- Risk assessment. The rate of distributed DoS, phishing and ransomware attacks is dramatically increasing, putting most companies at risk. Considering how reliant businesses are on technology, the consequences of a successful cyber attack have never been greater. A ransomware attack, for instance, could block a company from accessing the data, devices, networks and servers it relies on to conduct business. Such an attack could result in millions of dollars of lost revenue. Pen testing uses the hacker perspective to identify and mitigate cybersecurity risks before they're exploited. This helps IT leaders perform informed security upgrades that minimize the possibility of successful attacks.
- Security awareness. As technology continues to evolve, so do the methods cybercriminals use. For companies to successfully protect themselves and their assets from these attacks, they need to be able to update their security measures at the same rate. The caveat, however, is that it's often difficult to know which methods cybercriminals are using and how they might be used in an attack. But by using skilled ethical hackers, organizations can quickly and effectively identify, update and replace the parts of their systems that are particularly susceptible to modern hacking techniques.
- Reputation. A data breach can put a company's reputation at stake, especially if it goes public. Customers can lose confidence in the business and stop buying its products, while investors might be hesitant to invest in a business that doesn't take its cyberdefense seriously. Penetration testing protects the reputation of a business by offering proactive mitigation approaches.
- Compliance. Industries, including healthcare, banking and service providers, take compliance and regulation seriously and include pen testing as part of their compliance efforts. Common regulations, such as a Service Organization Control 2 (SOC 2), HIPAA and the Payment Card Industry Data Security Standard (PCI DSS), require pen tests to be compliant. Therefore, by performing regularly scheduled pen testing, organizations can stay on top of their compliance needs.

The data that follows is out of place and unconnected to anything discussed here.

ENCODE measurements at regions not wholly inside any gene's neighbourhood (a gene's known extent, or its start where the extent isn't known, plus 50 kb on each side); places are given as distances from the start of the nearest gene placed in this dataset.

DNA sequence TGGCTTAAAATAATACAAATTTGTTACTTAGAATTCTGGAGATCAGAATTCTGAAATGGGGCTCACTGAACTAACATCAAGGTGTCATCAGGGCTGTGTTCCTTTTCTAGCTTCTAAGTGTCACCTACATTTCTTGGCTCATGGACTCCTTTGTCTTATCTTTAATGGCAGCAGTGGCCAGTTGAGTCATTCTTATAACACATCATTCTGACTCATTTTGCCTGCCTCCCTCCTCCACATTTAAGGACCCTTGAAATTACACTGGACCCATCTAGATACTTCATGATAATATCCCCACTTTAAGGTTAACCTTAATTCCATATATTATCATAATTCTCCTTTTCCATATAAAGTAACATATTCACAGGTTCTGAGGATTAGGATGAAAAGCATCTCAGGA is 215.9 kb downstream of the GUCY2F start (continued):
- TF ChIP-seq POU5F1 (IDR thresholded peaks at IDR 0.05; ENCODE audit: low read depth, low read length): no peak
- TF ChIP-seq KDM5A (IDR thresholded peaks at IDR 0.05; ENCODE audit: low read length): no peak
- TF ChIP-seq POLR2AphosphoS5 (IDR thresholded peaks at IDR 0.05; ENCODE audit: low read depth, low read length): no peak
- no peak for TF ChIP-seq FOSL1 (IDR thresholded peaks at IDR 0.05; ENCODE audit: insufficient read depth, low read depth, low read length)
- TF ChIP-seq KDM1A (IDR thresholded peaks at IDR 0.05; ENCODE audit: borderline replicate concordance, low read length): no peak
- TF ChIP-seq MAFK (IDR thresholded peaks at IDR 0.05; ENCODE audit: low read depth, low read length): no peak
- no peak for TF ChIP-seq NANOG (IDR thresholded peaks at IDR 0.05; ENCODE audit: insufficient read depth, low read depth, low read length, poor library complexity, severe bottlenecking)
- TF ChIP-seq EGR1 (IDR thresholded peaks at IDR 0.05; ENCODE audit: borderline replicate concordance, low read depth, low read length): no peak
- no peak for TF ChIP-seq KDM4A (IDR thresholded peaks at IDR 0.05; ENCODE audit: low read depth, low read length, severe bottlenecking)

What is the difference between pen testing and vulnerability assessments?
Although pen tests aren't the same as vulnerability assessments, which provide a prioritized list of security weaknesses and how to amend them, they're often performed together.
The main characteristics of pen testing and vulnerability assessments are as follows:
- Pen testing is often conducted with a particular goal in mind. These goals typically fall under one of the following three objectives: identify hackable systems, attempt to hack a specific system or carry out a data breach.
- Each objective focuses on specific outcomes that IT leaders are trying to avoid. For example, if the goal of a pen test is to see how easily a hacker could breach the company database, the ethical hackers would be instructed to try to carry out a data breach.
- The results of a pen test will communicate the strength of an organization's current cybersecurity protocols, as well as present the available hacking methods that can be used to penetrate the organization's systems.
- Penetration testing is generally live and manual, making it more accurate.
- It takes longer to complete a pen test, typically a day to a few weeks.
- Pen testing can be expensive, and the price varies depending on the type of test conducted. According to RSI Security, on average, pen testing costs anywhere from $4,000 to $100,000.
- Vulnerability assessments search for known vulnerabilities in the system and report potential exposures.
- Scans are typically automated or scheduled.
- Vulnerability assessments can be completed in a few minutes to several hours.
- Vulnerability assessments are affordable and depending on the vendor, they can average $100 per Internet Protocol, annually.
- Vulnerability assessments sometimes generate false positives.
Automated pen testing is gaining momentum and provides an opportunity for organizations to perform frequent testing. Learn the pros and cons of manual vs. automated penetration testing.